• She told staff on multiple occasions she didn’t trust staff and felt she wasn’t receiving good care. Medical records confirm at one point she told staff she “felt she would die” if they didn’t feed her soon

Craig Black, chief executive of the hospital, said staff had identified opportunities to learn following Ms Mayes’ death — particularly around drug safety, the escalation of changes in patients’ vital signs and pressure ulcer care.

He offered his “sincere condolences” to Ms Mayes' family, adding that the care she received was “thoroughly reviewed via the appropriate channels with senior clinicians” and had been “investigated properly”.

"We take all complaints extremely seriously", he said. "We are open and transparent with families around investigations like this and are keen to work with them to understand their concerns."

‘I've done my own research’

But Mr Mayes has spent months scrutinising his mother’s medical records — obtained through a subject access request — against the answers provided by the hospital.

He claims his research has left him doubtful about the hospital’s investigation which is why he has now escalated it to the ombudsman.

The main issue, he said, was that the hospital denied Ms Mayes had sepsis when he asked as part of their internal investigation, claiming there was “no documentation to prove it”.

In Ms Mayes’ medical records, however, it states she was suffering from “sepsis” and “severe sepsis” on four separate occasions.

“How can they not have put this on her death certificate?” Mr Mayes said. “And how can they have missed this in the review? It gives me no faith in them whatsoever.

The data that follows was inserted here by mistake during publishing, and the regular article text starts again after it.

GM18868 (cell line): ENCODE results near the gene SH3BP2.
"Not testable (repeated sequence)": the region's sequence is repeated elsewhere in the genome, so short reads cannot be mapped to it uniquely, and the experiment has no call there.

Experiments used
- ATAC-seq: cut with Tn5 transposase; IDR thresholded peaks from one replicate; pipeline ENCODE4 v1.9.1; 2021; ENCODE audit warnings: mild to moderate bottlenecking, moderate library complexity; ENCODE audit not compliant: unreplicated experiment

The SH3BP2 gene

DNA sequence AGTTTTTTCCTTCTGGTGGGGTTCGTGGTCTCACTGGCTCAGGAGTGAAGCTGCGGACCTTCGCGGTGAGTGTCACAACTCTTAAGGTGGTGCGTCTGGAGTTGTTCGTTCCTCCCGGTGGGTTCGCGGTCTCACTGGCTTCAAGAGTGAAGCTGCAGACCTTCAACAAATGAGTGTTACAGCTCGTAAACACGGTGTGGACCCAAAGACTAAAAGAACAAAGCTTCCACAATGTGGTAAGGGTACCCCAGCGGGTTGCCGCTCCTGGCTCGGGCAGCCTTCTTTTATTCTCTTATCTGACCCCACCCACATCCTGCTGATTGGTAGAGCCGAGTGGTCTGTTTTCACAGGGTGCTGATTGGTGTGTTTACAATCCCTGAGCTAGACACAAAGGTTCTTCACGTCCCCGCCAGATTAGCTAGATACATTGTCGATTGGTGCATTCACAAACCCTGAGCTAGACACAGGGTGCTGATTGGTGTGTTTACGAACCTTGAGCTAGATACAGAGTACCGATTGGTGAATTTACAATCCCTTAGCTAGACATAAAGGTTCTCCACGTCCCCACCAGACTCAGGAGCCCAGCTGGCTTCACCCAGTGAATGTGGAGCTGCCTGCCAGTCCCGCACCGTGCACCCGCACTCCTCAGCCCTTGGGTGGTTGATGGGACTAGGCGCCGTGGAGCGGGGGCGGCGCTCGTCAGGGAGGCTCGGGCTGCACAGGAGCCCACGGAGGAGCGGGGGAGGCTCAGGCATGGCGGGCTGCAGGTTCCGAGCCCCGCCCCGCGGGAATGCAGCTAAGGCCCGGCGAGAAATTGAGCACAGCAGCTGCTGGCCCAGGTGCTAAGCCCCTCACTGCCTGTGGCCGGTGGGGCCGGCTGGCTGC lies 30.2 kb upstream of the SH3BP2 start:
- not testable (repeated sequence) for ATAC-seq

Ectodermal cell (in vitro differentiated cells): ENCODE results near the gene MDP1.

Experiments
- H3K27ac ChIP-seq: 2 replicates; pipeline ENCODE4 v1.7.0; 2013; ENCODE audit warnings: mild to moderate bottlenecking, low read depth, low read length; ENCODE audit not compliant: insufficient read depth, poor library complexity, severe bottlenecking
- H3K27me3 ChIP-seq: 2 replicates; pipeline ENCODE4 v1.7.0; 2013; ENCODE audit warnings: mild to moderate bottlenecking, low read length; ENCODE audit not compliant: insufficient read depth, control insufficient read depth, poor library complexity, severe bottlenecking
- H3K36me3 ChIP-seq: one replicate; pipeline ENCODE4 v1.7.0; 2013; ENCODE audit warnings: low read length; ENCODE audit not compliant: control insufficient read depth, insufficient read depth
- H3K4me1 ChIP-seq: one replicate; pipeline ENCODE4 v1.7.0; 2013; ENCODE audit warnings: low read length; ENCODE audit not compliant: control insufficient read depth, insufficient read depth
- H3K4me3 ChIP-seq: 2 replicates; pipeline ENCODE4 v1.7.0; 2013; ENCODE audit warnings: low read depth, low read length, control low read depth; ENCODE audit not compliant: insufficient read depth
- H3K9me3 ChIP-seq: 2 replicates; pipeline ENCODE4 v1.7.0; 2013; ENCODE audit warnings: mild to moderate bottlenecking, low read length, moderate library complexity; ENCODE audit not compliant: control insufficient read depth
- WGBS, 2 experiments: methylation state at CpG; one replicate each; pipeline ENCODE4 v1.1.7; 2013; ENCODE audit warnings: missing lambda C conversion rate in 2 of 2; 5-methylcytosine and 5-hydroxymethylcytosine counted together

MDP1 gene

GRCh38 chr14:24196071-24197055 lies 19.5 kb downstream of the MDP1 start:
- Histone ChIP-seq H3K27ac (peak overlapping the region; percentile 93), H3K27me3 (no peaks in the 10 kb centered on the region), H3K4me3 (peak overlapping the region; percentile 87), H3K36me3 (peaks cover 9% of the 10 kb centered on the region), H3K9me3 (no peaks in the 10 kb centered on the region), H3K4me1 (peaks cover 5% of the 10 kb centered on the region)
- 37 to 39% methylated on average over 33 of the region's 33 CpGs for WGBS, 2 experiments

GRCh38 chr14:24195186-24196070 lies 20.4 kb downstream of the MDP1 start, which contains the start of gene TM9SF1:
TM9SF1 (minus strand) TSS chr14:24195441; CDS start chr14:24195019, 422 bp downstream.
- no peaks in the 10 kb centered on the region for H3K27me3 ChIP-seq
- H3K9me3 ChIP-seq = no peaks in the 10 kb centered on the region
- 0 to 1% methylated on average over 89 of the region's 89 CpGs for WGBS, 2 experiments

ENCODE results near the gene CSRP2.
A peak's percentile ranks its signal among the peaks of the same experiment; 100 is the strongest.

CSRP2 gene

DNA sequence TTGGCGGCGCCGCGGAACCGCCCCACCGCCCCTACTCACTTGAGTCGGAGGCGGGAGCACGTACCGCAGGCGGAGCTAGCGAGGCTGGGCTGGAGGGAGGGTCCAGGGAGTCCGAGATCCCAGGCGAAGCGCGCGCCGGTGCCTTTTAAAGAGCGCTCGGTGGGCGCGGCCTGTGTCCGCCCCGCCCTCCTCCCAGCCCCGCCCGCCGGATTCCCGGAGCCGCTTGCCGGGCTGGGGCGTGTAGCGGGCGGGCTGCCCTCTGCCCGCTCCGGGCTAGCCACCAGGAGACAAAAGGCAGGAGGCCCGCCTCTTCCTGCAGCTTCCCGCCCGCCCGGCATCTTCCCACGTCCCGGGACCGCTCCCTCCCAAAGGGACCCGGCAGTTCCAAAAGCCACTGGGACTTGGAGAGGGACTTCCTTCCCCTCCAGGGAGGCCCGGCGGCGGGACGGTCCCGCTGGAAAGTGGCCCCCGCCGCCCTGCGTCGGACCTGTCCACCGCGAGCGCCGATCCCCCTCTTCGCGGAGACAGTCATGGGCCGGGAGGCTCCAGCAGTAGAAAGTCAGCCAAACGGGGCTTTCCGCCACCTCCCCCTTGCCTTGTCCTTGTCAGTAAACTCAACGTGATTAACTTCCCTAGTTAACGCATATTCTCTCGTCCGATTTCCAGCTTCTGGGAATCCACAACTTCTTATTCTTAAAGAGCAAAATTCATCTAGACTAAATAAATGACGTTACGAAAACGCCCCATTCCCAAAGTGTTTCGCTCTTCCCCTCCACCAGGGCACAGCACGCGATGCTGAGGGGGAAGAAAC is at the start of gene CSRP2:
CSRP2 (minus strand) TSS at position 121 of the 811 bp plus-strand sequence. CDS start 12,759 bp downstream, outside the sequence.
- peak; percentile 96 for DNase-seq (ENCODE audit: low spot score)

“I couldn’t have wished for a more loving mother, and now she’s gone because of all of this.”

The hospital said it was not able to respond to specific accusations made by Mr Mayes because it would prejudice the outcome of the ombudsman investigation.

A troubled year

Last year saw the resignation of multiple directors at West Suffolk Hospital, including the chief executive Dr Stephen Dunn, following accusations a whistleblower was "hunted" for sending a letter to a patient's husband about the mistakes involved in her care.

Efforts to track down the person responsible saw staff singled out and pursued for fingerprints and handwriting samples.

In December, a report commissioned by NHS Improvement said hospital management had failed to act on reports an anaesthetist was taking drugs before operating on patients - the same anaesthetist who was the subject of the anonymous letter to Susan Warby's husband after her death.

The hospital apologised, but chairwoman Sheila Childerhouse stepped down and accepted "personal responsibility" for the trust's actions.

This week, controversy has again blighted the trust, with the new interim CEO Craig Black issuing an apology to a victim who was sexually assaulted by another patient at A&E.

Staff were found to have dismissed her accusations, claiming the attack "didn't happen".